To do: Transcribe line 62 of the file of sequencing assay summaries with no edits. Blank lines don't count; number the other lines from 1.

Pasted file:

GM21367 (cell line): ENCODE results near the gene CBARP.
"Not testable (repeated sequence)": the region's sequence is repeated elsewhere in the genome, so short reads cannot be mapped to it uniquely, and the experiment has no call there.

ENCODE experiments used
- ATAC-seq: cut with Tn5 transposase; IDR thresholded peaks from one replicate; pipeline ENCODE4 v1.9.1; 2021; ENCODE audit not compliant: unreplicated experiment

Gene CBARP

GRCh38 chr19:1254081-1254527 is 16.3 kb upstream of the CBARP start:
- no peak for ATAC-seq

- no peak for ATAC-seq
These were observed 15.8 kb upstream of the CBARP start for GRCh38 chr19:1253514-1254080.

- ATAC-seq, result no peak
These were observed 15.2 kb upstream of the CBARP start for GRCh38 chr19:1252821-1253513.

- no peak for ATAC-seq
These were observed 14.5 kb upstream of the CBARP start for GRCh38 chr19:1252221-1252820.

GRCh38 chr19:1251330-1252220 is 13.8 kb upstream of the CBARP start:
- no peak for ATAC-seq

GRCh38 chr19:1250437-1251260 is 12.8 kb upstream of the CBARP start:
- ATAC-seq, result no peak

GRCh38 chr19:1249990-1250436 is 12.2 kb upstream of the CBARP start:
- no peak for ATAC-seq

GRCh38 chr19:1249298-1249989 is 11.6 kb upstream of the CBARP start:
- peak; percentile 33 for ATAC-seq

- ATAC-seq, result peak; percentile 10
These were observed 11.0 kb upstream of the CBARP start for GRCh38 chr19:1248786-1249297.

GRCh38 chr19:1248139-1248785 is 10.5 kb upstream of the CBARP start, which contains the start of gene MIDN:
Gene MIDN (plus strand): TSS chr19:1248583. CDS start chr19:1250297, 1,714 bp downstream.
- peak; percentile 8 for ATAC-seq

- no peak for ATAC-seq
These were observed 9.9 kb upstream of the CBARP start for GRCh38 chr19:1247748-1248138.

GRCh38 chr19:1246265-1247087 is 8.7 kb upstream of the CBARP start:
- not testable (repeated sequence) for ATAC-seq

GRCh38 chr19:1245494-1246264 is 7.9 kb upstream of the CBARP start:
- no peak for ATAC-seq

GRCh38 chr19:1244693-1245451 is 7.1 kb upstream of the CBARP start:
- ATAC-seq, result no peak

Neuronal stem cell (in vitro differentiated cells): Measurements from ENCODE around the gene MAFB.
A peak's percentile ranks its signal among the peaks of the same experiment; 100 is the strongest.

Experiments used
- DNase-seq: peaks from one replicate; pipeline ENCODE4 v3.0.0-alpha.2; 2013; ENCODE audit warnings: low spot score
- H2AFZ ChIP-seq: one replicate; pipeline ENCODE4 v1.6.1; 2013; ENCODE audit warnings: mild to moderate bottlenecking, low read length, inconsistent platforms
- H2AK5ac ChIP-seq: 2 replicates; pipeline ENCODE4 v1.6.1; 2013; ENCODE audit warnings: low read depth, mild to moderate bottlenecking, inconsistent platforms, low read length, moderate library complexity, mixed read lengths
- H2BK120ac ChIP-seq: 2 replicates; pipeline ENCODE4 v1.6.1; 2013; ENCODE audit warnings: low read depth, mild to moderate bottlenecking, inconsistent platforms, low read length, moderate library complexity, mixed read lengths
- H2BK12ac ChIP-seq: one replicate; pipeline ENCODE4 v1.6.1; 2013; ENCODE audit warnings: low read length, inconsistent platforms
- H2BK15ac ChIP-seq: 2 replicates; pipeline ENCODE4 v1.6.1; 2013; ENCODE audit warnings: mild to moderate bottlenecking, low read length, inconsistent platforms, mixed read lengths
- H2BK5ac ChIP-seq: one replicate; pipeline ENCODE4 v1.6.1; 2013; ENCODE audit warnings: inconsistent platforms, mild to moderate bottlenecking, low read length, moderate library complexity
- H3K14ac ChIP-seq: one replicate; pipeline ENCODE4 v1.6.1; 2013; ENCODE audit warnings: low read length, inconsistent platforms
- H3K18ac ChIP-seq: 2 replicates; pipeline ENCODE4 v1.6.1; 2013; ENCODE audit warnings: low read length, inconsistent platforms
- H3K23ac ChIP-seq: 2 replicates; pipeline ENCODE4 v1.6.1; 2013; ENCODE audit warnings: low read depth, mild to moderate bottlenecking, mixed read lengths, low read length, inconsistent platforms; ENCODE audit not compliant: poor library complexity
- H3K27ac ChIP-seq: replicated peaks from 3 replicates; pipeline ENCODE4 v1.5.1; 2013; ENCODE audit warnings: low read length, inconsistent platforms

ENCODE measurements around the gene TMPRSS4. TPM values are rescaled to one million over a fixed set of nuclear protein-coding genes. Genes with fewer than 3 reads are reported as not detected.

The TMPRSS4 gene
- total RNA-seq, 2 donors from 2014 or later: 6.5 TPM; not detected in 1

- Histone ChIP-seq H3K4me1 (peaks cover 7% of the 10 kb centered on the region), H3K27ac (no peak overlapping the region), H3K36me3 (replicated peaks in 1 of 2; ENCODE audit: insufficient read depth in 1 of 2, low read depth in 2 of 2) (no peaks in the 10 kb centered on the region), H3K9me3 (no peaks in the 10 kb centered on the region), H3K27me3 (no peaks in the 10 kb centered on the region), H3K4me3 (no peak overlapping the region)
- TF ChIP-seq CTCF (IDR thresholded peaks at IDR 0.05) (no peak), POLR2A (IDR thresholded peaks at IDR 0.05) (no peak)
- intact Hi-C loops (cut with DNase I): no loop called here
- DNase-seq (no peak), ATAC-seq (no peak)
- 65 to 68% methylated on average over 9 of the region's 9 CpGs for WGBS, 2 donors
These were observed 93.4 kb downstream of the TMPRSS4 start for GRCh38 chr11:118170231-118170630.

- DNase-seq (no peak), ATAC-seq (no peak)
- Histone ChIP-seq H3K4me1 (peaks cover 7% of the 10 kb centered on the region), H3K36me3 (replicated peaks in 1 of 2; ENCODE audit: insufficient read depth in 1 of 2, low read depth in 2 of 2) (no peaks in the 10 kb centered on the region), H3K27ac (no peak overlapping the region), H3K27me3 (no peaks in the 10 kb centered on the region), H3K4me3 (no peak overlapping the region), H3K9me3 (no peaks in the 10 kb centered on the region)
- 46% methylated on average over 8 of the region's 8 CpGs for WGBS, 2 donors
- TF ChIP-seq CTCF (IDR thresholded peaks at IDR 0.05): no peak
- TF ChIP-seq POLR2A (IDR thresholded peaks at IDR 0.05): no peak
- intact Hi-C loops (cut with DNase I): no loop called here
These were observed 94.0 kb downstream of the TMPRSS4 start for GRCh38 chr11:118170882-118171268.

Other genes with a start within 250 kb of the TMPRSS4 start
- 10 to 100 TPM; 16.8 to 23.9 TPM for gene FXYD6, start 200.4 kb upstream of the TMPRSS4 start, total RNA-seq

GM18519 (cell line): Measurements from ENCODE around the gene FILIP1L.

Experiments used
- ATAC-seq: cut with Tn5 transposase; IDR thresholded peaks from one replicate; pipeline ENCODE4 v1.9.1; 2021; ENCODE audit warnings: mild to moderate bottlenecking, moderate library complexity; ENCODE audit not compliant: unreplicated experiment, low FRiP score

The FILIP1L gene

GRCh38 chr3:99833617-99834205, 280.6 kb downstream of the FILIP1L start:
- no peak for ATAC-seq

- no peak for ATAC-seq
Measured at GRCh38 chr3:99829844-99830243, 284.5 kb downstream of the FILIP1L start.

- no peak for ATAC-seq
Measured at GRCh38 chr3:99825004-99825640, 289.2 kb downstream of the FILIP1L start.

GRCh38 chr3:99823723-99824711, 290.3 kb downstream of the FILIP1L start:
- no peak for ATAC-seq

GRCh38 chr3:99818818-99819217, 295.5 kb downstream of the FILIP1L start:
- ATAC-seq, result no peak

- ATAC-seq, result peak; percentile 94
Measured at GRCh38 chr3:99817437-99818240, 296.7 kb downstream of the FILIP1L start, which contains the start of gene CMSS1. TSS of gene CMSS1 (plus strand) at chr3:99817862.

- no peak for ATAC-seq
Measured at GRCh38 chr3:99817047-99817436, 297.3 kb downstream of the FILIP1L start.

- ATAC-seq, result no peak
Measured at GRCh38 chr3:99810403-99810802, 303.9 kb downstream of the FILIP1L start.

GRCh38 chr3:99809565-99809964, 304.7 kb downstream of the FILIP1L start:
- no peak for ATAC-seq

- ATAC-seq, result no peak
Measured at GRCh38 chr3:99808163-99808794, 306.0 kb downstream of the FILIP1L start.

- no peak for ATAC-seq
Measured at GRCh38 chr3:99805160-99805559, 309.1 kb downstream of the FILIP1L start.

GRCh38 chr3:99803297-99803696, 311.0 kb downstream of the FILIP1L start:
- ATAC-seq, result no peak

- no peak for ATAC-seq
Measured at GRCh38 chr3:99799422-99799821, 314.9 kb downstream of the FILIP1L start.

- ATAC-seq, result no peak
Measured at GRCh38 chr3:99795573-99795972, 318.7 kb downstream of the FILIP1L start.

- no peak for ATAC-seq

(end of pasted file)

- TF ChIP-seq POLR2A (IDR thresholded peaks at IDR 0.05): no peak